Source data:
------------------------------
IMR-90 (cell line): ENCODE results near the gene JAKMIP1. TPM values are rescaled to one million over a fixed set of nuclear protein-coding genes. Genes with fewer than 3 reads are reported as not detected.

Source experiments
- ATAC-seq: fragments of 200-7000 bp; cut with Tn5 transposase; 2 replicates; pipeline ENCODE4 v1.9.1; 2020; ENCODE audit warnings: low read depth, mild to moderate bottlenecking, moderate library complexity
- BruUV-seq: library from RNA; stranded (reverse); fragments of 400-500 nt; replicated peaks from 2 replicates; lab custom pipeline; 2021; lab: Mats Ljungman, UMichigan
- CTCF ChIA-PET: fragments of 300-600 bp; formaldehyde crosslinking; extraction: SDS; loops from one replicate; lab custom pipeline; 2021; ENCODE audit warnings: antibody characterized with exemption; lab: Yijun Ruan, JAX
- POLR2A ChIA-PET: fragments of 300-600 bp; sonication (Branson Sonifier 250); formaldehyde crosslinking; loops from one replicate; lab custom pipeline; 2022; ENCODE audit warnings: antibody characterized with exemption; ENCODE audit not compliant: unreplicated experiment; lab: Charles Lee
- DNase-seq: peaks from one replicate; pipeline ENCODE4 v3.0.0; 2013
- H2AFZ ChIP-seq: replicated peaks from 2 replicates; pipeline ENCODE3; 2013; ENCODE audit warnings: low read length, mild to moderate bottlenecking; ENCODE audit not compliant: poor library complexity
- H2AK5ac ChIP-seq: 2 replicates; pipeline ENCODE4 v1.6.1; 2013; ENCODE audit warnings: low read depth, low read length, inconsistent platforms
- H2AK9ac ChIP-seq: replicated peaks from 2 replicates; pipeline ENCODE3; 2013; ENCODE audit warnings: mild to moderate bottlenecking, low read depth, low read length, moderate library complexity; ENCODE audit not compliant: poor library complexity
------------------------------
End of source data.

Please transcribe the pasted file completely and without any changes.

IMR-90 (cell line): ENCODE results near the gene JAKMIP1. TPM values are rescaled to one million over a fixed set of nuclear protein-coding genes. Genes with fewer than 3 reads are reported as not detected.

Source experiments
- ATAC-seq: fragments of 200-7000 bp; cut with Tn5 transposase; 2 replicates; pipeline ENCODE4 v1.9.1; 2020; ENCODE audit warnings: low read depth, mild to moderate bottlenecking, moderate library complexity
- BruUV-seq: library from RNA; stranded (reverse); fragments of 400-500 nt; replicated peaks from 2 replicates; lab custom pipeline; 2021; lab: Mats Ljungman, UMichigan
- CTCF ChIA-PET: fragments of 300-600 bp; formaldehyde crosslinking; extraction: SDS; loops from one replicate; lab custom pipeline; 2021; ENCODE audit warnings: antibody characterized with exemption; lab: Yijun Ruan, JAX
- POLR2A ChIA-PET: fragments of 300-600 bp; sonication (Branson Sonifier 250); formaldehyde crosslinking; loops from one replicate; lab custom pipeline; 2022; ENCODE audit warnings: antibody characterized with exemption; ENCODE audit not compliant: unreplicated experiment; lab: Charles Lee
- DNase-seq: peaks from one replicate; pipeline ENCODE4 v3.0.0; 2013
- H2AFZ ChIP-seq: replicated peaks from 2 replicates; pipeline ENCODE3; 2013; ENCODE audit warnings: low read length, mild to moderate bottlenecking; ENCODE audit not compliant: poor library complexity
- H2AK5ac ChIP-seq: 2 replicates; pipeline ENCODE4 v1.6.1; 2013; ENCODE audit warnings: low read depth, low read length, inconsistent platforms
- H2AK9ac ChIP-seq: replicated peaks from 2 replicates; pipeline ENCODE3; 2013; ENCODE audit warnings: mild to moderate bottlenecking, low read depth, low read length, moderate library complexity; ENCODE audit not compliant: poor library complexity